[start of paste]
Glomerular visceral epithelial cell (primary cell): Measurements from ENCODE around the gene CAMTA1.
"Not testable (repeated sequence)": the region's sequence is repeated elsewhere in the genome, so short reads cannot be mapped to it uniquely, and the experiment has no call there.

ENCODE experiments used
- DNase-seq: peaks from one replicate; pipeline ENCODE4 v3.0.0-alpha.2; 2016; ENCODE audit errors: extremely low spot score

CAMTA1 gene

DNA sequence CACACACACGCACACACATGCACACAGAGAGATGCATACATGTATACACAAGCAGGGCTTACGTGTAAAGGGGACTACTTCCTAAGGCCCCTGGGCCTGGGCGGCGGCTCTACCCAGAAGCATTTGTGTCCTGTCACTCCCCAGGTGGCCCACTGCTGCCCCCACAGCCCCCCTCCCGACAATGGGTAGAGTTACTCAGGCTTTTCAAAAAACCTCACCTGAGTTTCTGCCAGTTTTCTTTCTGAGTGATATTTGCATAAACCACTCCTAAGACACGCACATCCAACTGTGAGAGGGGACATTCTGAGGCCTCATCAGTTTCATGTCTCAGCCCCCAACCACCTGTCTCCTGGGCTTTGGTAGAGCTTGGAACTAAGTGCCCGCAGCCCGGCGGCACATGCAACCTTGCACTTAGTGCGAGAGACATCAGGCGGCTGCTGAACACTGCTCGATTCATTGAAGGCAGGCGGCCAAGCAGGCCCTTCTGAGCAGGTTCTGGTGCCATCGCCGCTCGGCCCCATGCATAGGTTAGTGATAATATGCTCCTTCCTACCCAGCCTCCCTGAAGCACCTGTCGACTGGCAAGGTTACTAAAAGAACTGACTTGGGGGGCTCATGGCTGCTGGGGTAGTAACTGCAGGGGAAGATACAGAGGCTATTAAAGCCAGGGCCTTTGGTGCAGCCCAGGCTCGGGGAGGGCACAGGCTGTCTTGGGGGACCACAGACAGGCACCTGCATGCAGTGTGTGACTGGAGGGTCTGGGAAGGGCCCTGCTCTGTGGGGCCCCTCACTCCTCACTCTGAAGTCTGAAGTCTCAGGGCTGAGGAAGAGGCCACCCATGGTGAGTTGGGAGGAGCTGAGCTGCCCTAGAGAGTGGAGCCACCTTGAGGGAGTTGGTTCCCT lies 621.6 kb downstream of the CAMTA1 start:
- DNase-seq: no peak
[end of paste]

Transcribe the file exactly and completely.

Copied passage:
Glomerular visceral epithelial cell (primary cell): Measurements from ENCODE around the gene CAMTA1.
"Not testable (repeated sequence)": the region's sequence is repeated elsewhere in the genome, so short reads cannot be mapped to it uniquely, and the experiment has no call there.

ENCODE experiments used
- DNase-seq: peaks from one replicate; pipeline ENCODE4 v3.0.0-alpha.2; 2016; ENCODE audit errors: extremely low spot score

CAMTA1 gene

DNA sequence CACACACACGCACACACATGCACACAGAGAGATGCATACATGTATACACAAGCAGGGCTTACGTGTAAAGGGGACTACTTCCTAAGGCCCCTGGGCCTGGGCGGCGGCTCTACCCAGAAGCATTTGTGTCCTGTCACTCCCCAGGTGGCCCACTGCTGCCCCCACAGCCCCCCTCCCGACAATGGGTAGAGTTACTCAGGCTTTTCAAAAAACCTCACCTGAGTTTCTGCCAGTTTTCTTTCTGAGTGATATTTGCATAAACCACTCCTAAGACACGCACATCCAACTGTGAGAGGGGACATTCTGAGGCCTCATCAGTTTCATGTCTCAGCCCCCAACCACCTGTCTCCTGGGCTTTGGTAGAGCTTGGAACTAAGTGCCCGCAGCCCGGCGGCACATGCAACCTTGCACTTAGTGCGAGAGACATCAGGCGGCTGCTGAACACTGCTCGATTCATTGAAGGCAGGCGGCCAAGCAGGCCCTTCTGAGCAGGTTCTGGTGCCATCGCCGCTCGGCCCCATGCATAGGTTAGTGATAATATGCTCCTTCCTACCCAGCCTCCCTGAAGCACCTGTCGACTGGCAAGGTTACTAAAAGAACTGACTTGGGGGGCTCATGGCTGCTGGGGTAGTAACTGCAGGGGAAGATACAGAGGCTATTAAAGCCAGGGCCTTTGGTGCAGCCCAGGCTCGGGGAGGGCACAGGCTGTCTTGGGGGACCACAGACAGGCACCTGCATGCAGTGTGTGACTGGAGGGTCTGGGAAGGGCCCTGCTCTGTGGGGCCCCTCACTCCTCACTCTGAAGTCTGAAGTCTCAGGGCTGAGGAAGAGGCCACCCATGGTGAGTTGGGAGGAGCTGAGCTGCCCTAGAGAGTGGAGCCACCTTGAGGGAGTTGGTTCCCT lies 621.6 kb downstream of the CAMTA1 start:
- DNase-seq: no peak